Copyright © Reed Business Information, a division of Reed Elsevier Inc. All rights reserved. --This text refers to an out of print or unavailable edition of this title.

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Customer Reviews

Once I started reading the book I couldn't put it down.
Kathleen Jones
The Death and Life of Charlie St. Cloud is an uplifting book that teaches us how to let go and move on in life after the death of a loved one.
andrea
It's a very special kind of story, and you only love the characters in it, and sympathise with them.
L. lundgård

Most Helpful Customer Reviews

37 of 38 people found the following review helpful By Tony Bellario on March 25, 2004
Format: Hardcover
Here's how good this book is: the second I finished it, I picked up the phone and called my brother, to whom I hadn't spoken in ten years! It moved me that much. Incredible.
The love between Charlie and Sam, their brotherly bond that literally defies death, is one of the most startlingly moving and beautiful relationships I've encountered.
And that's just ONE of the incredibly gorgeous and powerful relationships among the characters in this amazing book, only ONE of the zillion levels on which it works:
It's charming, funny, even quirky at times.
It gives such vivid descriptions of places I've never been, and now want to visit (hey Marblehead Chamber of Commerce: throw Sherwood a parade TODAY!).
It brought me into worlds I never knew I even cared about until now -- cemeteries, sailing, the Red Sox (this book made this diehard Yankee fan cry over some Sox fans -- now THAT'S saying something!).
It's just plain wonderfully written -- spare, light prose that sneaks up on you, and before you know it, BING, you're crying, laughing, the works.
I still recommend Sherwood's last book about the guy that eats the airplane. But now I have to recommend two books, because this one is a MUST READ!
Unforgettable.
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33 of 34 people found the following review helpful By Eileen Rieback on April 12, 2004
Format: Hardcover
Having read Sherwood's "The Man Who Ate the 747," I was looking forward to reading this novel. However, it was a bit too sentimental for my tastes and was not as good as the author's previous book. Charlie St. Cloud has a near death experience after getting involved in a car collision that kills his younger brother Sam. After this experience, he can see the deceased while their earthbound spirits have yet to pass into the next plane of the afterlife. The years pass, and Charlie meets with Sam's spirit every evening at sundown, honoring a promise to stick by his brother forever. They spend their time together playing ball and hanging out in the cemetary where Charlie works. Then Tess enters Charlie's life after she narrowly escapes a watery end at sea when her sailing ship founders during a storm. Charlie is now torn between loyalty to Sam and his love for Tess.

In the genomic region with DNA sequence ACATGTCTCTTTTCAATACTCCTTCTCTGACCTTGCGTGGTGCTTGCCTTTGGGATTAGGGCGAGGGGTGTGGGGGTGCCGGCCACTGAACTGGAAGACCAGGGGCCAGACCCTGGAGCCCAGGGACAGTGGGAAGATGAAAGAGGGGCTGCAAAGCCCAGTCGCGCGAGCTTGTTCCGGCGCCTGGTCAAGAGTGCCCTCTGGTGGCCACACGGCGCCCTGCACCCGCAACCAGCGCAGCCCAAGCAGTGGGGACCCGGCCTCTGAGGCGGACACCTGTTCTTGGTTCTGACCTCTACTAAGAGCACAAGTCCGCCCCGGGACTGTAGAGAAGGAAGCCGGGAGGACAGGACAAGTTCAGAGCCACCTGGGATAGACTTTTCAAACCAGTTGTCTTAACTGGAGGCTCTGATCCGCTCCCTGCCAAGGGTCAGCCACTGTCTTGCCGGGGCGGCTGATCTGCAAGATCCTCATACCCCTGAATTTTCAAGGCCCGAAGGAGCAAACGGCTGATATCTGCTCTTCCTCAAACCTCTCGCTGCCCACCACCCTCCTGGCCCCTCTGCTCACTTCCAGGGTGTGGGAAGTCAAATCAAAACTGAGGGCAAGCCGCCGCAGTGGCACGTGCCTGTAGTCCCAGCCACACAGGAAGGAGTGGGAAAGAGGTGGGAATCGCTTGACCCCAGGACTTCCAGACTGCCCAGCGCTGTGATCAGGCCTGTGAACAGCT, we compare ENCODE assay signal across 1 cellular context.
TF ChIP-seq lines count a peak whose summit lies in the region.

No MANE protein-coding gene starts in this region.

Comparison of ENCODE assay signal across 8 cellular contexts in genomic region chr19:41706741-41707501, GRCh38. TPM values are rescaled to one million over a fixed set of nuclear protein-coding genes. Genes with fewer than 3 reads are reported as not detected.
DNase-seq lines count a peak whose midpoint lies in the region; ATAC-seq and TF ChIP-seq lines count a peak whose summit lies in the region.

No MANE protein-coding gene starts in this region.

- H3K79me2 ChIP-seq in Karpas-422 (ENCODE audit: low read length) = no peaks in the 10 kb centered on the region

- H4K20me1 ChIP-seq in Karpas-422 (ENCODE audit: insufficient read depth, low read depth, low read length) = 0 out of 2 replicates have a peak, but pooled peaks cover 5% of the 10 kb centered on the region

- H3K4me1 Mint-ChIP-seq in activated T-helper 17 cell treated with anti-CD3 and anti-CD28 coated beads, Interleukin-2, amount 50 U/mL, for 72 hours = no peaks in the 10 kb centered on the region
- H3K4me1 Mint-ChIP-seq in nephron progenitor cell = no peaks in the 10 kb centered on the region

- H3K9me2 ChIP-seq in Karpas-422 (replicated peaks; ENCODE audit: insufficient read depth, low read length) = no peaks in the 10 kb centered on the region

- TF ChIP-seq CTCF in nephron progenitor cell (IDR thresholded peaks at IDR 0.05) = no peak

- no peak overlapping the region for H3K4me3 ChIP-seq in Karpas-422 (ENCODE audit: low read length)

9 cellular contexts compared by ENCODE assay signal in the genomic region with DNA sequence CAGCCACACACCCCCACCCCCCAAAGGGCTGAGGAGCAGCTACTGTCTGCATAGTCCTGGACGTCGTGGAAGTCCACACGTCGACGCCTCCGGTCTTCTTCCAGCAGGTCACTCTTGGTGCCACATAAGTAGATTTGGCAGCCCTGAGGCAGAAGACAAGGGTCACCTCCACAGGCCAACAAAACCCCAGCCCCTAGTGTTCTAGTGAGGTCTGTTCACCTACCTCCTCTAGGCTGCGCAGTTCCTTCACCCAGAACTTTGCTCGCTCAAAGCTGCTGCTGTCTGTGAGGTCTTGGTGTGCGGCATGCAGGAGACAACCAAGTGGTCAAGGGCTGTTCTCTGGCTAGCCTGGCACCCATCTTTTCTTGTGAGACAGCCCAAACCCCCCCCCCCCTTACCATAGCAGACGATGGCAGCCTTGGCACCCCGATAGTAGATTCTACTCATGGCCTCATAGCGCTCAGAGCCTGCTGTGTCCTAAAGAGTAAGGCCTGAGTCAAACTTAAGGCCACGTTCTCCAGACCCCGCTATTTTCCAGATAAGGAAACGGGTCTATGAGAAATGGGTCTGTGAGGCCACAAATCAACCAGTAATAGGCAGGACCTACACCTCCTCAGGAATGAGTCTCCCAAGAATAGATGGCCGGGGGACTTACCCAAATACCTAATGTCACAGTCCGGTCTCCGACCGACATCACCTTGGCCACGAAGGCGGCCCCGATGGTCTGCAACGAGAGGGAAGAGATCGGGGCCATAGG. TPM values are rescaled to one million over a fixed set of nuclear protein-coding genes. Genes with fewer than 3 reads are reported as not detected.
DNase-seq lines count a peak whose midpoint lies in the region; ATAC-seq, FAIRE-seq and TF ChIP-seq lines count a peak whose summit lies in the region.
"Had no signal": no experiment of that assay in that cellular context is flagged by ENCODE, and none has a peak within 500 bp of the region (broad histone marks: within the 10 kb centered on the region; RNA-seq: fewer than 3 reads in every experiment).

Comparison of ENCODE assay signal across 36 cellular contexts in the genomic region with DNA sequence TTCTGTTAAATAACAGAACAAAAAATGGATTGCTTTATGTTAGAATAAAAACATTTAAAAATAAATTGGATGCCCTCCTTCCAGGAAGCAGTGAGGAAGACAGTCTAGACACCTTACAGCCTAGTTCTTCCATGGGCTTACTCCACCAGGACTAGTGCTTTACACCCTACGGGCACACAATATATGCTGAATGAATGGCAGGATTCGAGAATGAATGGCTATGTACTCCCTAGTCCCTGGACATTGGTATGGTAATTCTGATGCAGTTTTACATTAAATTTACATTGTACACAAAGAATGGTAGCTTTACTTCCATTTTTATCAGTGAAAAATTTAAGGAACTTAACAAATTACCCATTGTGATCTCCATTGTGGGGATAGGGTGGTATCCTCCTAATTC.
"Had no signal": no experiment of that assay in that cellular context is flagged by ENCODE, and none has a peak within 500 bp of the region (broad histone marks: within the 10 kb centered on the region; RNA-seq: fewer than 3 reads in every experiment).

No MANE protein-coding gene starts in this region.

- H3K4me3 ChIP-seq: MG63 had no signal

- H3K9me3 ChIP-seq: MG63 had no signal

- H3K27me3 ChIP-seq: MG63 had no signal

The story is populated with a series of interesting and endearing characters, but the relationship between Charlie and Sam is idealized to the point of incredulity. There are some well written passages that make the reader feel the sea spray in their face and see the beauty of sunset over a harbor town. The description of the afterlife is a comforting one, and the concept of love transcending the boundaries of life and death is inspirational. This is a ghost story and an emotional love story, but taken together it is too unbelievable to fully work for me. It is suspenseful, but the author's manipulation of the story line to keep the reader guessing is transparently deliberate. The plot reminds me of a cross between the movies "Field of Dreams," "Ghost," and "Sixth Sense," but not as well executed. If you enjoy heartrending love stories and books like "The Five People You Meet in Heaven" you will probably enjoy this book. Have your tissues ready when you read it, since it is a real tear jerker.